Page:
The site (which I won’t mention here) is openly scoff-law because they’re hosted in China. On the site, they’re “if you ask really nicely, maybe we’ll take it down but we don’t have to.” In other words, they’re typical “information wants to be free” jackasses who are making ad dollars by stealing content.
I was able to force them to take down the link by using a personal contact in China to have a Chinese lawyer send them a cease and desist letter in Chinese. I also got an abject apology from the guys who run the site, which the lawyer thought was appropriate.
However, I can already see that keeping ebooks from being downloaded for free is going to be like playing whack-a-mole.
In any case, it’s clear to me that online piracy of ebooks is destined to grow geometrically as the ebook segment continues to outpace the growth of hard copy publishing. The increased penetration of PDF-capable readers are only going to make this problem worse, of course.
IMHO, ebook publishing can either follow the path of the music business or the computer gaming business.
As is well-documented, the music business remained in denial, followed by sharp decreases in revenue and profit, the net effect of which was to clobber the mid-range. The big artists still do well on mp3 sales but the smaller artists limp along, making far less than a decade ago. And the situation is getting worse with sites like Spotify (which pays artists next to nothing) and the advent of sites that sell “used” licenses for legally-purchased mp3 files.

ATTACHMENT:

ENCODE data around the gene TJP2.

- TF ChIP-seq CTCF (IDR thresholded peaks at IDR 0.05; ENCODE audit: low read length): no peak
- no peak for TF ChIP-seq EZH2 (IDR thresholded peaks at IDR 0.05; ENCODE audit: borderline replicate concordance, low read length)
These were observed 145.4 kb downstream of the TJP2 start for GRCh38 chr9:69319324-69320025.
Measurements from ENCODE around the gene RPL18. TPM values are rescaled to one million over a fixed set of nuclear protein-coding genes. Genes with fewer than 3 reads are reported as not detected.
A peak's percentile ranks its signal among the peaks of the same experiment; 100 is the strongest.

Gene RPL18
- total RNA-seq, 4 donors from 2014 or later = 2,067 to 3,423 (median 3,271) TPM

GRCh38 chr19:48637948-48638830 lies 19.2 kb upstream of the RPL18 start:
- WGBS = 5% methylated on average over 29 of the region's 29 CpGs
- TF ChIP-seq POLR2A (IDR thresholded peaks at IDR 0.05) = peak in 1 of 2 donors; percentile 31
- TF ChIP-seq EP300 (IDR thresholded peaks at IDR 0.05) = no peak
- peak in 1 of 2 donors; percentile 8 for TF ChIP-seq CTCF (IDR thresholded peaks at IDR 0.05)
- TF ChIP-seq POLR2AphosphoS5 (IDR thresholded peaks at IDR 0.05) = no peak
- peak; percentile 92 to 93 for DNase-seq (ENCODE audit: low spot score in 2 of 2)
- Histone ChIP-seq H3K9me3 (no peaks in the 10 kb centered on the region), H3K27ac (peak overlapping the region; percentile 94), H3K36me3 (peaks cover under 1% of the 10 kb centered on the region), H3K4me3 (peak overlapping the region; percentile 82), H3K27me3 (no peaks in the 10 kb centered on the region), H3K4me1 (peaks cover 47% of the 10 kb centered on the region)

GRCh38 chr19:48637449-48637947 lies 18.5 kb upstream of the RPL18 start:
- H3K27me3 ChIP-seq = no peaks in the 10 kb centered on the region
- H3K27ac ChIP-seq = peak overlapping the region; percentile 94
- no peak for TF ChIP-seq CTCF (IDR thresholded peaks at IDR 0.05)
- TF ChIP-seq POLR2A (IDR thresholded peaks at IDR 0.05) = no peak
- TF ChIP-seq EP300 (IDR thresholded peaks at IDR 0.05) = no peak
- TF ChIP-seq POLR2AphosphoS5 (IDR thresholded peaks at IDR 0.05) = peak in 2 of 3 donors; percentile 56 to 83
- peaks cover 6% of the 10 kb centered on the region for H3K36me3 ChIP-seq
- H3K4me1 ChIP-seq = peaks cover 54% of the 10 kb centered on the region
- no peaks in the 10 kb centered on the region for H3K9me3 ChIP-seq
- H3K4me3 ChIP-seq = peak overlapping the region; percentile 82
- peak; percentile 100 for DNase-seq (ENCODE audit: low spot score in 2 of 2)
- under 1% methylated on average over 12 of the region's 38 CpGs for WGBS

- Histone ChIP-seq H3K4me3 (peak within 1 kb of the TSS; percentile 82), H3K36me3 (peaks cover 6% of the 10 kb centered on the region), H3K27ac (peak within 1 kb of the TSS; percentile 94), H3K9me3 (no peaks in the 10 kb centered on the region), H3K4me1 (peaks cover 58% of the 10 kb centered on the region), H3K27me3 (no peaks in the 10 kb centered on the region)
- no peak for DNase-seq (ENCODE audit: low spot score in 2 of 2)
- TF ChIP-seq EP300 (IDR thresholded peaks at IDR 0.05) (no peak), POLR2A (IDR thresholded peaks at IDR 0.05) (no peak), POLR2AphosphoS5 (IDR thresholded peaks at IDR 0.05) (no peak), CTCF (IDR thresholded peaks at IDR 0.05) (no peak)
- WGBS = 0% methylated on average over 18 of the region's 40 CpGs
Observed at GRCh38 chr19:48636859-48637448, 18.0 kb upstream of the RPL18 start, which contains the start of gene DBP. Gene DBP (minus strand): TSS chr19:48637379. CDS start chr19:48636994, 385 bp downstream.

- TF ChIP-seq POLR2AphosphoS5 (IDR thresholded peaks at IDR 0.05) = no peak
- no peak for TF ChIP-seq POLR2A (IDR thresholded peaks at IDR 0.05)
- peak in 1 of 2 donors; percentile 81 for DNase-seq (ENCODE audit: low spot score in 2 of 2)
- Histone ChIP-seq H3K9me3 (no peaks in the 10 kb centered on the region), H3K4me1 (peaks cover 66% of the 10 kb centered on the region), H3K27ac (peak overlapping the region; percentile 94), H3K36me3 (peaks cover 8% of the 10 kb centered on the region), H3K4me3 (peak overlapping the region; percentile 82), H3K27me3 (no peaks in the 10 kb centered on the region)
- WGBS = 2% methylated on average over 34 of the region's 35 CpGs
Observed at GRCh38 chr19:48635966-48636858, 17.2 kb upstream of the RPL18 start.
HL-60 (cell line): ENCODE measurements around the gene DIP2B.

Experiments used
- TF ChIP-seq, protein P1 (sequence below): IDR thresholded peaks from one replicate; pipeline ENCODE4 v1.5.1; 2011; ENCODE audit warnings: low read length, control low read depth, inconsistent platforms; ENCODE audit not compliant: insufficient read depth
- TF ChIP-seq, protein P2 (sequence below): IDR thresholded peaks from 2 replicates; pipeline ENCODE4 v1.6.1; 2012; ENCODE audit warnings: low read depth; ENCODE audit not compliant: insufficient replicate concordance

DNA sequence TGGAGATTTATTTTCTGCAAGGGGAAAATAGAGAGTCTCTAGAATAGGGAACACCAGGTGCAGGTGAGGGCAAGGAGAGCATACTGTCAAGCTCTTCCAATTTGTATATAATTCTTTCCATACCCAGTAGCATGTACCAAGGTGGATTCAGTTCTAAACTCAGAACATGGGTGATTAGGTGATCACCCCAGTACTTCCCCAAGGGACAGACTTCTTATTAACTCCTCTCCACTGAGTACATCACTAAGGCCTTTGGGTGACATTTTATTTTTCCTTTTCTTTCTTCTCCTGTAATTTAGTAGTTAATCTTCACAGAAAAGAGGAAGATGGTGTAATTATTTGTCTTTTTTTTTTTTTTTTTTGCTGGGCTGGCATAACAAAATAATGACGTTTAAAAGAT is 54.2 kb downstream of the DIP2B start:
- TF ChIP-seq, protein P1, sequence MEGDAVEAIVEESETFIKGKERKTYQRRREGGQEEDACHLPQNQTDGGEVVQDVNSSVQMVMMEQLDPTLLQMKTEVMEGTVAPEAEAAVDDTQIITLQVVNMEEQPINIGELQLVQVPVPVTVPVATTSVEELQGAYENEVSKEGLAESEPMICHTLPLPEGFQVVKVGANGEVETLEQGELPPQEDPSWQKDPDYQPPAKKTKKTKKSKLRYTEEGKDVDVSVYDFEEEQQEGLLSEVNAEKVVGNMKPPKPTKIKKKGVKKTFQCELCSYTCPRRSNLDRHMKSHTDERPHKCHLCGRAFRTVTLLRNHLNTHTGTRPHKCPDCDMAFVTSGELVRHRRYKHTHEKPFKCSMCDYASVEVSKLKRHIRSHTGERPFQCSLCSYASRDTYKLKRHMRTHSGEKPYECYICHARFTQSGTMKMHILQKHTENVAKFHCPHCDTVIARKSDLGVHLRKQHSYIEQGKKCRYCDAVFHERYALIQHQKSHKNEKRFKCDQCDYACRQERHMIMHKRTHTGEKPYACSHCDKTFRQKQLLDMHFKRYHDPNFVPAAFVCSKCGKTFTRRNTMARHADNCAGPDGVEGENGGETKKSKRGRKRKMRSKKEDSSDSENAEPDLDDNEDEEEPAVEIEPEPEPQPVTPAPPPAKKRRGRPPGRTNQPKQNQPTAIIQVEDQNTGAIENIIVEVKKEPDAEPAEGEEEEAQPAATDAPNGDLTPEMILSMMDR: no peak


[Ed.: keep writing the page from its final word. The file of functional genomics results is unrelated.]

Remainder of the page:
The computer gaming business, however, has not be impact nearly as much, because they’ve moved to different business models, such as requiring gamers to always access at least some web-based content (Blizzard’s Diablo 3, for instance, will not run even single player with a web connection) and (here’s the important part) through micro-payments for additional content.
Which brings me to the point of this post.
What if ebooks were packaged not as files but as displayable content managed by an app with micropayments for the right to view the content? The reader NEVER gets an actual (i.e. piratable) file because the content is simply downloaded whenever as the reader attempts to access it. The content would remain stored on servers belonging to the author (or the publisher.).
The usage scenario would look like this: the reader downloads a free app. The app has access to the first chapters/sections of many different books. When a reader “gets into” a book, subsequent chapters are available through micropayments. The app never downloads a file, but just keeps track of what areas of the server (i.e. chapters) to which the reader has access.
Because the actual amount of data that’s being downloaded at any point is so small, this would work even through a slow cell phone connection. In addition, the author could (this is a bit weird) actually make changes and improvements on the fly, add background material and alternate endings based on reader suggestions/comments, and update the “ads” at the end for subsequently written books.
A similar model is already being used for travel guides where the content changes frequently, but this is more like the microcontent that’s now a big part of the computer game business.
Anyway, I’m interested what the bloggers and readers on this site think of the idea. I’ve mentally pounded on the idea for the past few weeks and I think it’s pretty solid.
Let me know what you think.